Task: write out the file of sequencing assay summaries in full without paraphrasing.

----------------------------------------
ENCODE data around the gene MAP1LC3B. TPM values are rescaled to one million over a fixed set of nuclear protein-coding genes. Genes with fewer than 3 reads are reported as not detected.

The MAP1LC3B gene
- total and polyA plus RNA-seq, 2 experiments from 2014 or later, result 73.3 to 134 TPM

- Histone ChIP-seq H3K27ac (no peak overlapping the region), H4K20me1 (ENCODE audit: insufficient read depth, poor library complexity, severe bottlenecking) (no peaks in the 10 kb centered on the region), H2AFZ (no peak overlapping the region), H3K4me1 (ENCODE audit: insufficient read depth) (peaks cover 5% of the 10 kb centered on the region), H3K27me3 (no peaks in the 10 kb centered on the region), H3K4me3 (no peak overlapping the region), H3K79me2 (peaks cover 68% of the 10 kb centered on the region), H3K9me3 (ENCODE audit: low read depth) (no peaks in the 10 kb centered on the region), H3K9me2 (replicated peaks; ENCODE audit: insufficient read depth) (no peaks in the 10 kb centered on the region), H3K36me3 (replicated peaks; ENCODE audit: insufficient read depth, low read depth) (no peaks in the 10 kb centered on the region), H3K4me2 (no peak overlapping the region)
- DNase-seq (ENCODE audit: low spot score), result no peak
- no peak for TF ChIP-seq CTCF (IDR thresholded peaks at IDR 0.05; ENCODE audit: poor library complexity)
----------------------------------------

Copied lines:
ENCODE data around the gene MAP1LC3B. TPM values are rescaled to one million over a fixed set of nuclear protein-coding genes. Genes with fewer than 3 reads are reported as not detected.

The MAP1LC3B gene
- total and polyA plus RNA-seq, 2 experiments from 2014 or later, result 73.3 to 134 TPM

- Histone ChIP-seq H3K27ac (no peak overlapping the region), H4K20me1 (ENCODE audit: insufficient read depth, poor library complexity, severe bottlenecking) (no peaks in the 10 kb centered on the region), H2AFZ (no peak overlapping the region), H3K4me1 (ENCODE audit: insufficient read depth) (peaks cover 5% of the 10 kb centered on the region), H3K27me3 (no peaks in the 10 kb centered on the region), H3K4me3 (no peak overlapping the region), H3K79me2 (peaks cover 68% of the 10 kb centered on the region), H3K9me3 (ENCODE audit: low read depth) (no peaks in the 10 kb centered on the region), H3K9me2 (replicated peaks; ENCODE audit: insufficient read depth) (no peaks in the 10 kb centered on the region), H3K36me3 (replicated peaks; ENCODE audit: insufficient read depth, low read depth) (no peaks in the 10 kb centered on the region), H3K4me2 (no peak overlapping the region)
- DNase-seq (ENCODE audit: low spot score), result no peak
- no peak for TF ChIP-seq CTCF (IDR thresholded peaks at IDR 0.05; ENCODE audit: poor library complexity)